Frequently Asked Questions About Bankruptcy
What is bankruptcy?
Bankruptcy is a set of federal laws and rules that can help individuals and businesses who owe more debt than they can pay. In bankruptcy, the person, corporation or partnership that owes money is called the debtor. Bankruptcy permits the debtor to work out a plan to repay some or all of the debt, to liquidate assets or to have some of the debt forgiven (“discharged”) in an effort to obtain a “fresh start.”
The bankruptcy laws give the debtor protection and benefits not available outside of bankruptcy, such as requiring that creditors stop all collection efforts while the debtor is in bankruptcy, unless otherwise ordered by the Bankruptcy Court.
In bankruptcy, a debtor must make full disclosure of all assets, liabilities and other financial information, and must either surrender nonexempt (protected) property for liquidation and distribution to creditors, or formulate a plan providing creditors at least as much as they would receive if the assets were liquidated.
What is the Bankruptcy Code?
Created in 1979, the Bankruptcy Code provides help for businesses or persons in financial difficulty in the form of bankruptcy chapters. Chapter 7, 11 and 13 bankruptcies are the most commonly filed chapters. The Bankruptcy Code is available at legal libraries.
Is the bankruptcy court state, or federal?
The U.S. Bankruptcy Court is part of the federal judiciary. Each of the 94 federal judicial districts handles bankruptcy matters, and in almost all districts, bankruptcy cases are filed in the bankruptcy court. Bankruptcy cases cannot be filed in state court.
Why is bankruptcy only in federal court?
In the U.S. Constitution, Article I, Section 8 provides that “Congress shall have Power…To establish uniform Laws on the subject of Bankruptcies throughout the United States.” Article VI provides that the “Constitution, and the Laws of the United States…shall be the supreme Law of the Land.” For more information about the Constitution, please visit the National Archives.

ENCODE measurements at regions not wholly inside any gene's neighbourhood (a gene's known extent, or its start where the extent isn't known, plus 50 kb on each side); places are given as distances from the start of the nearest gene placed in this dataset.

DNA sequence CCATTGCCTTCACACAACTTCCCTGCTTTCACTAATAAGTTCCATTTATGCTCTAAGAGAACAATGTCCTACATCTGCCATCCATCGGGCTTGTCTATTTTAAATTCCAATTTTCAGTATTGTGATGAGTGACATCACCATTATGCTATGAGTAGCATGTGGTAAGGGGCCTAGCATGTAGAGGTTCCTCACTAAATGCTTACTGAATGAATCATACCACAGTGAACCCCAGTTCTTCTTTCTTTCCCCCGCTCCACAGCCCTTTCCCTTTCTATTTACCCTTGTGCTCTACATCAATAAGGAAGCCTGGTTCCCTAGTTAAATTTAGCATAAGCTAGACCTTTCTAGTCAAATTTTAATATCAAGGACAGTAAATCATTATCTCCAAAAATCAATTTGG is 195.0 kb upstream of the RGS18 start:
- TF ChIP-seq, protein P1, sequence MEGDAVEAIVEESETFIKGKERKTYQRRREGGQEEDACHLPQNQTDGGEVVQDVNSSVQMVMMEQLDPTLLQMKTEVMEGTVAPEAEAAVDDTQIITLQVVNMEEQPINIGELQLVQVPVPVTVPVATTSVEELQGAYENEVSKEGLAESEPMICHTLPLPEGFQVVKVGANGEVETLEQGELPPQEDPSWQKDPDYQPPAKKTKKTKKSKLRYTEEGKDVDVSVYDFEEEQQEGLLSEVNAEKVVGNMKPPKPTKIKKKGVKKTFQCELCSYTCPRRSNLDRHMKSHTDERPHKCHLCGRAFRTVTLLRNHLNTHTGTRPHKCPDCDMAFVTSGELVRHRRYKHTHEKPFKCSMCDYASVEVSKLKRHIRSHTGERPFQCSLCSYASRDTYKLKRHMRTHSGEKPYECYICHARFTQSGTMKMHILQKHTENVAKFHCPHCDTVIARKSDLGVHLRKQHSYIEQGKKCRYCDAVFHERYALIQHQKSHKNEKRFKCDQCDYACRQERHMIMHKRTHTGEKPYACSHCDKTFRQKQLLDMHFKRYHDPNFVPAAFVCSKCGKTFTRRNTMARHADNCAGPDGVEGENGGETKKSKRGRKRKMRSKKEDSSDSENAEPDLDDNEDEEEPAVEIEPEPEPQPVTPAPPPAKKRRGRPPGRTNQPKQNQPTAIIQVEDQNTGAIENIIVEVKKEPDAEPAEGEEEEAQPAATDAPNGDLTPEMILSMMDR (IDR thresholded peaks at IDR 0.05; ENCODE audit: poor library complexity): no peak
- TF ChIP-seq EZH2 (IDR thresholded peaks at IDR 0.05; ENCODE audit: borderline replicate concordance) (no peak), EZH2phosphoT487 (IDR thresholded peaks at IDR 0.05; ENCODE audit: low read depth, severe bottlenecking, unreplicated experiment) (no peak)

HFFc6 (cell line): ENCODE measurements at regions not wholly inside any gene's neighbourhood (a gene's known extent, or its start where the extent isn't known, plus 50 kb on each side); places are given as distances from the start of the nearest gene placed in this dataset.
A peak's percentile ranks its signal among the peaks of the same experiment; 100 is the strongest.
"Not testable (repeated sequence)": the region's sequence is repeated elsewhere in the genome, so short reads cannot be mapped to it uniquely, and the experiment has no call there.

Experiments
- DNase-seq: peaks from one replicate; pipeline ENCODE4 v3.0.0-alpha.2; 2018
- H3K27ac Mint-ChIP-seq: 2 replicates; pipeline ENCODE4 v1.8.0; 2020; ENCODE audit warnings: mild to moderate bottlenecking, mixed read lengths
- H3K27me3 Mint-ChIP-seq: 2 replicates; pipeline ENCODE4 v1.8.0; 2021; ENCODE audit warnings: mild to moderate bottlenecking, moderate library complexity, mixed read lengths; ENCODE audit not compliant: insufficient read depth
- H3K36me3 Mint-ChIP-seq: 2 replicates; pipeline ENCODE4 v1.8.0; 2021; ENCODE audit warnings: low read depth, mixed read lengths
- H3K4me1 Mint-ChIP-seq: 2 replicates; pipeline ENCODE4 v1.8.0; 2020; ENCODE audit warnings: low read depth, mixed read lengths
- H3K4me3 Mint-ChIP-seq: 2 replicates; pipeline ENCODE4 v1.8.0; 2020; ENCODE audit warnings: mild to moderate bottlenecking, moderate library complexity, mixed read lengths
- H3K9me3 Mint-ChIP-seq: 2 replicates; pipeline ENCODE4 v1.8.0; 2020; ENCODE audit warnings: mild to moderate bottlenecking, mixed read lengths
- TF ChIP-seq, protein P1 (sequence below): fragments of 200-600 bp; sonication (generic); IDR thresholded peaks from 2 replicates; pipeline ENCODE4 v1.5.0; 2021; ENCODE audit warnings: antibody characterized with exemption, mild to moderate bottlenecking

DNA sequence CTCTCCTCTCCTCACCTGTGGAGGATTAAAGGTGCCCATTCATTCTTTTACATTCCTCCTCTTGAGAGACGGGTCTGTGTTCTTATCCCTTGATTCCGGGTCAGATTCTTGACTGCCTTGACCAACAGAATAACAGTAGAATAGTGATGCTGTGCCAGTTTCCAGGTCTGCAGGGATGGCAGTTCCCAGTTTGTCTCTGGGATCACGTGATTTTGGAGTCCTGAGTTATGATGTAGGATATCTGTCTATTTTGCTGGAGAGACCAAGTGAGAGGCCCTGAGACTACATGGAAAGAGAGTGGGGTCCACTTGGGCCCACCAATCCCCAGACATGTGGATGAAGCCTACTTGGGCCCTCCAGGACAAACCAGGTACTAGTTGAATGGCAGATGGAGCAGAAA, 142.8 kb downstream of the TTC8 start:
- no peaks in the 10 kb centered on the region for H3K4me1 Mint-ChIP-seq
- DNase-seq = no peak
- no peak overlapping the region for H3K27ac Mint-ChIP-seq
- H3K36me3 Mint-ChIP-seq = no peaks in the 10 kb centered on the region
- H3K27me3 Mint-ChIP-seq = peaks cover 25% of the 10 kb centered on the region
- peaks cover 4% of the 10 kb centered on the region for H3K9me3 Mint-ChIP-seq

What does the clerk’s office do?
The Clerk’s Office provides a variety of services to the bankruptcy judges, attorneys and the public. The Clerk’s Office staff supports the Bankruptcy Court by filing and maintaining case-related papers, collecting authorized fees, sending notices, entering judgments and orders, and setting hearings.
The Clerk’s Office also supports attorneys and the public. The staff responds to requests for information and makes copies of papers in Bankruptcy Court files. Although Clerk’s Office staff cannot give legal advice, the Bankruptcy Court is a source for many forms and local rules which must be filed in order to commence a bankruptcy case and throughout the duration of the case.
What are the holidays that the bankruptcy court is closed?
The Bankruptcy Court, as well as the Clerk’s Office, will be closed on the following federal holidays:
- New Year’s Day
- Birthday of Martin Luther King, Jr.
- Presidents’ Day
- Memorial Day
- Independence Day
- Labor Day
- Columbus Day
- Veterans’ Day
- Thanksgiving Day
- Christmas Day
The Bankruptcy Court as well as the Clerk’s office is not closed on state holidays, such as Patriot’s day.
Where can I view the Massachusetts local rules?
The Massachusetts Local Rules and Standing Orders may be downloaded from the United States Bankruptcy Court for the District of Massachusetts website.
Where can I obtain a copy of the Bankruptcy Code and the federal rules?
Copies of the bankruptcy code may be purchased from a variety of publishers. It is important that any Code and Rules purchased and intended to be relied on be the most current. There are links to the Code and the Rules on the United States Bankruptcy Court for the District of Massachusetts website.